Reliability of morning, before-dinner, and at-bedtime home blood pressure measurements in patients with hypertension

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Abstract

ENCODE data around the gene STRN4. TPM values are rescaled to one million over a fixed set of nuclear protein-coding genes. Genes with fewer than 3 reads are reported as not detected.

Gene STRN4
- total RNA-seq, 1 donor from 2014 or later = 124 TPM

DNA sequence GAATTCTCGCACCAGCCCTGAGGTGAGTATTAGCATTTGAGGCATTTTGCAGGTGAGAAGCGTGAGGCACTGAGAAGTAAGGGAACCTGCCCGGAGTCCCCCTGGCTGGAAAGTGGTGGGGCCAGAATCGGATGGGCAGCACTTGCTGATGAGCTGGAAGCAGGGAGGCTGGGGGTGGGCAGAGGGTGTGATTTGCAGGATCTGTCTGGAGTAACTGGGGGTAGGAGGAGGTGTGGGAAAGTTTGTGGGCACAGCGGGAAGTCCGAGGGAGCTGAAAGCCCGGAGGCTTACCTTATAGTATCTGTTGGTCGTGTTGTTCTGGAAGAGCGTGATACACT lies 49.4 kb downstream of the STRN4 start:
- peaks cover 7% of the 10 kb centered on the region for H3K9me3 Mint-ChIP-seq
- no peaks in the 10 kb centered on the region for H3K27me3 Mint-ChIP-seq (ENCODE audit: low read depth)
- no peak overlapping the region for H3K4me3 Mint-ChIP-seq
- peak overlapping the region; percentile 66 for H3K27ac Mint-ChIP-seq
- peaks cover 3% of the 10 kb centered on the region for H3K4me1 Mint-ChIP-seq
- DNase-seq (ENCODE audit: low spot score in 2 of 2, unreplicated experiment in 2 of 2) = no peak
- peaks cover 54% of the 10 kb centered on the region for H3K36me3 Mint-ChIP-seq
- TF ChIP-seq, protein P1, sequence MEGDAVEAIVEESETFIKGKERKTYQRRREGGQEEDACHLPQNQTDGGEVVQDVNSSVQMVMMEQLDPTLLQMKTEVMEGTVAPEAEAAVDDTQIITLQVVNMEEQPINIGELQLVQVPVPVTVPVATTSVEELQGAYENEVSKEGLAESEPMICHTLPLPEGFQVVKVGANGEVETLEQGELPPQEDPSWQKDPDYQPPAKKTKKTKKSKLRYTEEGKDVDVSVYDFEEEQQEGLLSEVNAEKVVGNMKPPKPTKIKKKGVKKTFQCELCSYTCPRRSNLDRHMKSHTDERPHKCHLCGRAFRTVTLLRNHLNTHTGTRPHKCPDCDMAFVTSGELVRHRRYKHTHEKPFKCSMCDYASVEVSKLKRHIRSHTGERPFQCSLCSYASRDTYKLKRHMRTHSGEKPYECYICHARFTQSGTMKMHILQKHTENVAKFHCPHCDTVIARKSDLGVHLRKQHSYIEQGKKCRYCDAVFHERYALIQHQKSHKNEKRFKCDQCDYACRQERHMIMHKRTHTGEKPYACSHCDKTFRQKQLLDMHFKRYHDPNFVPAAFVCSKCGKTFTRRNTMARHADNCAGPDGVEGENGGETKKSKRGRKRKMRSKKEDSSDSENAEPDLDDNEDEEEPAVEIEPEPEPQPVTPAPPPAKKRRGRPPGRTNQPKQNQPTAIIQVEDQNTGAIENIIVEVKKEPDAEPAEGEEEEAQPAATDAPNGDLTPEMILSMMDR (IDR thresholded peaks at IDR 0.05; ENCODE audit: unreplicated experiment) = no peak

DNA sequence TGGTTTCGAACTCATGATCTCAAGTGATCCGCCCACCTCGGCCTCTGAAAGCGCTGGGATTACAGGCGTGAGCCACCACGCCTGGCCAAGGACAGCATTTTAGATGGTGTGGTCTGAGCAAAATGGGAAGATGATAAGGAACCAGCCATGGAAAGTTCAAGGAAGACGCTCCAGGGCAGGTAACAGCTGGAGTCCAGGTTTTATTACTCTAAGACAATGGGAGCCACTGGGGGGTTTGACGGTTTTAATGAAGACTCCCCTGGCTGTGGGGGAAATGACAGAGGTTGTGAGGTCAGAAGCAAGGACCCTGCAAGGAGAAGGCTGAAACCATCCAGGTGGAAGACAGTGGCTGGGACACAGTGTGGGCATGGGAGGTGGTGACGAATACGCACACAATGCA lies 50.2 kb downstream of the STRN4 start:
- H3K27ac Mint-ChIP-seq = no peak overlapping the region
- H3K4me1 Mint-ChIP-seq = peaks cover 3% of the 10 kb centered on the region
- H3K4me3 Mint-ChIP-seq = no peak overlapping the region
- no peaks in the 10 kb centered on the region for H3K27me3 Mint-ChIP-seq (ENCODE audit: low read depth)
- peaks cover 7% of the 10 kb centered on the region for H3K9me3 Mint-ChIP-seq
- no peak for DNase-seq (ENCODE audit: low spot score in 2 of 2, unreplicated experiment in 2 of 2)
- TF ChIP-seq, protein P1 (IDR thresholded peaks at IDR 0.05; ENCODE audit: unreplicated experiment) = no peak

The authors evaluated differences in the reliability of home blood pressure measurements taken in the morning, before dinner, and at bedtime. Forty-eight patients with hypertension (age range, 50–89 years; mean age, 76.4 years) measured their home blood pressure using a validated automatic information/communication technology-based device for 14 consecutive days. Those days were divided into the first seven days (1–7) and the following 8 to 14 days (days 8–14) and compared systolic blood pressure (SBP) reliability in the two periods for each measurement time point. In Bland-Altman analyses, morning SBP showed the least standard error of measurement (3.0 mm Hg). There were fixed biases in morning and before-dinner SBP with average limits of agreement of 3.9 and 6.4 mm Hg, respectively. For at-bedtime SBP, a random error was detected and the minimal detectable change was 13.8 mm Hg. The percentage of near-maximal variation of morning SBP was the smallest at 18.1%. Morning SBP therefore provided the most reliable home blood pressure value in the day.

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